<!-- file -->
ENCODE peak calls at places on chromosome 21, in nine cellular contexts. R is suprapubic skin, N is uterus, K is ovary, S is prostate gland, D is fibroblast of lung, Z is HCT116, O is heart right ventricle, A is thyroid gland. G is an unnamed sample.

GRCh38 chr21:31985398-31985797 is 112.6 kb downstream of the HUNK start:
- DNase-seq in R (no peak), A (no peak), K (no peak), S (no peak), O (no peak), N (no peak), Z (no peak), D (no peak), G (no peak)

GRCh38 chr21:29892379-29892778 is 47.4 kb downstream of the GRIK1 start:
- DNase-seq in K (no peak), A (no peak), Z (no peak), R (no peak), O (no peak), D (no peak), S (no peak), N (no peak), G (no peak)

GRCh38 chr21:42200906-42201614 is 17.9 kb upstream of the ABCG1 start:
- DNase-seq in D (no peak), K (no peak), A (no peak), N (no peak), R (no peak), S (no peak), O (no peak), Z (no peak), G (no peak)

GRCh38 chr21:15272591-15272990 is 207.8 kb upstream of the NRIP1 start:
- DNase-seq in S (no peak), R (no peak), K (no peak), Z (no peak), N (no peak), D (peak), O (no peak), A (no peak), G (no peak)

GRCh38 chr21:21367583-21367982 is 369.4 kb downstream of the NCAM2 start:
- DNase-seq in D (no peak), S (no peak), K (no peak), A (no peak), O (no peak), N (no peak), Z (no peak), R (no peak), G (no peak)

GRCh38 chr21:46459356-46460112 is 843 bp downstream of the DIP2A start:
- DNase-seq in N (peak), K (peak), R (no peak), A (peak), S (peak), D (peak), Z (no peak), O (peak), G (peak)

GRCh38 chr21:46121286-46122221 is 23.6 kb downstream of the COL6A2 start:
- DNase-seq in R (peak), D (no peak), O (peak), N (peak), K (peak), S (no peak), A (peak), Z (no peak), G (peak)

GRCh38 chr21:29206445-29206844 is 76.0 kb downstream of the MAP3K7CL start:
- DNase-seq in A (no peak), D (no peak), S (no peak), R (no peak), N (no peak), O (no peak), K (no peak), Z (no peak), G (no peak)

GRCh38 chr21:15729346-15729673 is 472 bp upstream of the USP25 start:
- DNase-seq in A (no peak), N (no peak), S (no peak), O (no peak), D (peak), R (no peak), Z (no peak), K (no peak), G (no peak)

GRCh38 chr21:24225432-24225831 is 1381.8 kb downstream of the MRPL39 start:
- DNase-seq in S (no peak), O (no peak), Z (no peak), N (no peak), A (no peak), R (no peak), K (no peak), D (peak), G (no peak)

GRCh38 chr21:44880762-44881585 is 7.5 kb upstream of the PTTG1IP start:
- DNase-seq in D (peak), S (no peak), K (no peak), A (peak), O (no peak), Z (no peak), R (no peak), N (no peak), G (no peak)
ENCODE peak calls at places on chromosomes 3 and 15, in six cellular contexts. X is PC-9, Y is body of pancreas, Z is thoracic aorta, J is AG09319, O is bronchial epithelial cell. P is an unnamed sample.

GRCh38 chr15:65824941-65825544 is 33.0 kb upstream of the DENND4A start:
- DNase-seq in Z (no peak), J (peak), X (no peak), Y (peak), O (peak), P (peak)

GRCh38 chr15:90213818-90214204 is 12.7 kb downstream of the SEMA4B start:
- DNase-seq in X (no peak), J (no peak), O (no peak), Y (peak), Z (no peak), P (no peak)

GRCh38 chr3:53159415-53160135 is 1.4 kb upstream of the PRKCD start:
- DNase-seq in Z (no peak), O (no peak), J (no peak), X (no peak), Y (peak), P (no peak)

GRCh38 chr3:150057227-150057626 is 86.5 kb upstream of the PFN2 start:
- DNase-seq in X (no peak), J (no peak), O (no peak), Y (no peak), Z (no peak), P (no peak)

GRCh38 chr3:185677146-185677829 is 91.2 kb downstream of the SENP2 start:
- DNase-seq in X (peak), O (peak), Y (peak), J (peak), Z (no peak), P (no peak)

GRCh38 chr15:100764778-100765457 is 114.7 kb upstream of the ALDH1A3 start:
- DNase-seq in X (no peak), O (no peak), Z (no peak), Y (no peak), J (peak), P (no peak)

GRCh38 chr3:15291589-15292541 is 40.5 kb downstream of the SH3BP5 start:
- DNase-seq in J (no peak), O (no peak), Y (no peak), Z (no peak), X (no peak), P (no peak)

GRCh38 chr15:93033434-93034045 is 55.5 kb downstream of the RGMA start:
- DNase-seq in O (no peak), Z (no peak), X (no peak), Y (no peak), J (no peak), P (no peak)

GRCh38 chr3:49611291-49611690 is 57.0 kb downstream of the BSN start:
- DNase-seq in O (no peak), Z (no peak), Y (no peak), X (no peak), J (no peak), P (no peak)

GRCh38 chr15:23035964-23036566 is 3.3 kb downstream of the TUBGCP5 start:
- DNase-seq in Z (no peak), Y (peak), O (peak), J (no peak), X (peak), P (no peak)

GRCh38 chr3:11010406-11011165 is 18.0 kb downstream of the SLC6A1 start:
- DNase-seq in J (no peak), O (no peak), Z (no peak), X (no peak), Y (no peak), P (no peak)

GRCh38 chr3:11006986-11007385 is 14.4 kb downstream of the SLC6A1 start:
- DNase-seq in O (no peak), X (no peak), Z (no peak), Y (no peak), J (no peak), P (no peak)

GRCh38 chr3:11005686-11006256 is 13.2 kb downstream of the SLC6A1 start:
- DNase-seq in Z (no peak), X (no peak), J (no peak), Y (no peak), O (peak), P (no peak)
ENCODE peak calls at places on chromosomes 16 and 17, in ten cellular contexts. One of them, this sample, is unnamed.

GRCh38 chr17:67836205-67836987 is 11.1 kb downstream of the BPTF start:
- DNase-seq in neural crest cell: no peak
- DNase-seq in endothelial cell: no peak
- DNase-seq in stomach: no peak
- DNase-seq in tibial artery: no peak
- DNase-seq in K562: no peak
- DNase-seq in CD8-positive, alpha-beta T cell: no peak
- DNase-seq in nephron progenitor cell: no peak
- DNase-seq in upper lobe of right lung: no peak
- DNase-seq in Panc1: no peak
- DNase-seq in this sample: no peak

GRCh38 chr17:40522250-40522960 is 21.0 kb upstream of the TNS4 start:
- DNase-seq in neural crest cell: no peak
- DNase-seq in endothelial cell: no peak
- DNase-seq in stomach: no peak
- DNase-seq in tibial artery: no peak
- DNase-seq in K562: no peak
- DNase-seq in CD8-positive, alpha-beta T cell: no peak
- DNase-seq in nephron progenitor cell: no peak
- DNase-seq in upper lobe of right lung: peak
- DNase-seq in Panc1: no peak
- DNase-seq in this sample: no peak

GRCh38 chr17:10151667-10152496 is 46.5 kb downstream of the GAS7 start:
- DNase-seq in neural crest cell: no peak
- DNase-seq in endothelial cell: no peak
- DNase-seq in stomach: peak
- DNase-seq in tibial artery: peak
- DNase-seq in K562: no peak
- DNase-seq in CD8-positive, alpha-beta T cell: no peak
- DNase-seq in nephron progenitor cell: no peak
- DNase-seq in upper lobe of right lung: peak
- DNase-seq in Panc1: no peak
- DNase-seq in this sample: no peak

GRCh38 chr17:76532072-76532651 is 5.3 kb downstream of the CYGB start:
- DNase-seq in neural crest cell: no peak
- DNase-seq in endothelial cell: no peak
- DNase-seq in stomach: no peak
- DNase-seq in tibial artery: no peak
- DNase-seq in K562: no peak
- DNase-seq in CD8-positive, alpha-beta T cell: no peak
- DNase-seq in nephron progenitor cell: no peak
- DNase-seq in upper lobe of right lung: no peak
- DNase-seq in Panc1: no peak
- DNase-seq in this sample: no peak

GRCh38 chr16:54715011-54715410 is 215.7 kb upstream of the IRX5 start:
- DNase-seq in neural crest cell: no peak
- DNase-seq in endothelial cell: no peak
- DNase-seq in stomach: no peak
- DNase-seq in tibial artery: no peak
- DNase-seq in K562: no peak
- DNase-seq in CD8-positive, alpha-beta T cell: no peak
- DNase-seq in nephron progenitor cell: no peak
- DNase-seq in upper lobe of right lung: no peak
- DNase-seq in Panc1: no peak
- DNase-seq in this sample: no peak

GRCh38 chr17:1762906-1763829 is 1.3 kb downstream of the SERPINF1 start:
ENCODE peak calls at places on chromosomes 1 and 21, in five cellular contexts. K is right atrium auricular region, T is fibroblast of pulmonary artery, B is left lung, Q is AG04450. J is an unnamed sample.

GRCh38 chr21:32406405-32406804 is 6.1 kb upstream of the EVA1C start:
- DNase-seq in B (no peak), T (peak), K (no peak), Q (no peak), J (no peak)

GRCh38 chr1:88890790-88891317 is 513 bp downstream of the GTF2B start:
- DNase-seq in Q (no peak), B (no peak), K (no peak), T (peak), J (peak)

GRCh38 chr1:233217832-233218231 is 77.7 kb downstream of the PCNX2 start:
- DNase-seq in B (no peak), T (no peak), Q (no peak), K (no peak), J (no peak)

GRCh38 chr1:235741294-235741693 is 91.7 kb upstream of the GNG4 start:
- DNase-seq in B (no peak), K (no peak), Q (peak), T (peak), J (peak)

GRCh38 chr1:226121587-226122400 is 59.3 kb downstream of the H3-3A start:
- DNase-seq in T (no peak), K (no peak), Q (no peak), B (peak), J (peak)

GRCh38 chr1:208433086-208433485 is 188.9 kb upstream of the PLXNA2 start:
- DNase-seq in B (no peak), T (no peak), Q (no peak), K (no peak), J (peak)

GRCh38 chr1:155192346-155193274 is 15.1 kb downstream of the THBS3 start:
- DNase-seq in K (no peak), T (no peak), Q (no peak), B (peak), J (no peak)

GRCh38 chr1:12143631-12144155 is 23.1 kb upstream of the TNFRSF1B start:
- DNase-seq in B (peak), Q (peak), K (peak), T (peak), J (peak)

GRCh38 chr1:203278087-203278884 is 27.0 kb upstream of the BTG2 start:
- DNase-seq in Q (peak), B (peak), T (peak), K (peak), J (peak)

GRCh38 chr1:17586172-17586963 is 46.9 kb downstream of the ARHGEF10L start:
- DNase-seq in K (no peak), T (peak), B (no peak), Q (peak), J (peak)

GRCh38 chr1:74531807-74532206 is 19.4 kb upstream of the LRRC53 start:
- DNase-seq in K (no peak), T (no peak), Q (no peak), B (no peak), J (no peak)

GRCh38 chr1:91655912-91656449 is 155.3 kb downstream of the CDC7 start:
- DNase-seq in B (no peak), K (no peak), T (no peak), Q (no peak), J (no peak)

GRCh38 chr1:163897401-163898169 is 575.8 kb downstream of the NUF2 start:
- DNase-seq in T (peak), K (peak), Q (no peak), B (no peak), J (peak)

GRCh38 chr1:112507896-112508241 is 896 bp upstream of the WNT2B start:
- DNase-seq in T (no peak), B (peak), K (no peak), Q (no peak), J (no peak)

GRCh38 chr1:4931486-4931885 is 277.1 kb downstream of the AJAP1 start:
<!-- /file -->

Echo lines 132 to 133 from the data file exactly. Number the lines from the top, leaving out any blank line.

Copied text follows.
- DNase-seq in B (no peak), K (no peak), T (no peak), Q (no peak), J (no peak)

GRCh38 chr1:163897401-163898169 is 575.8 kb downstream of the NUF2 start: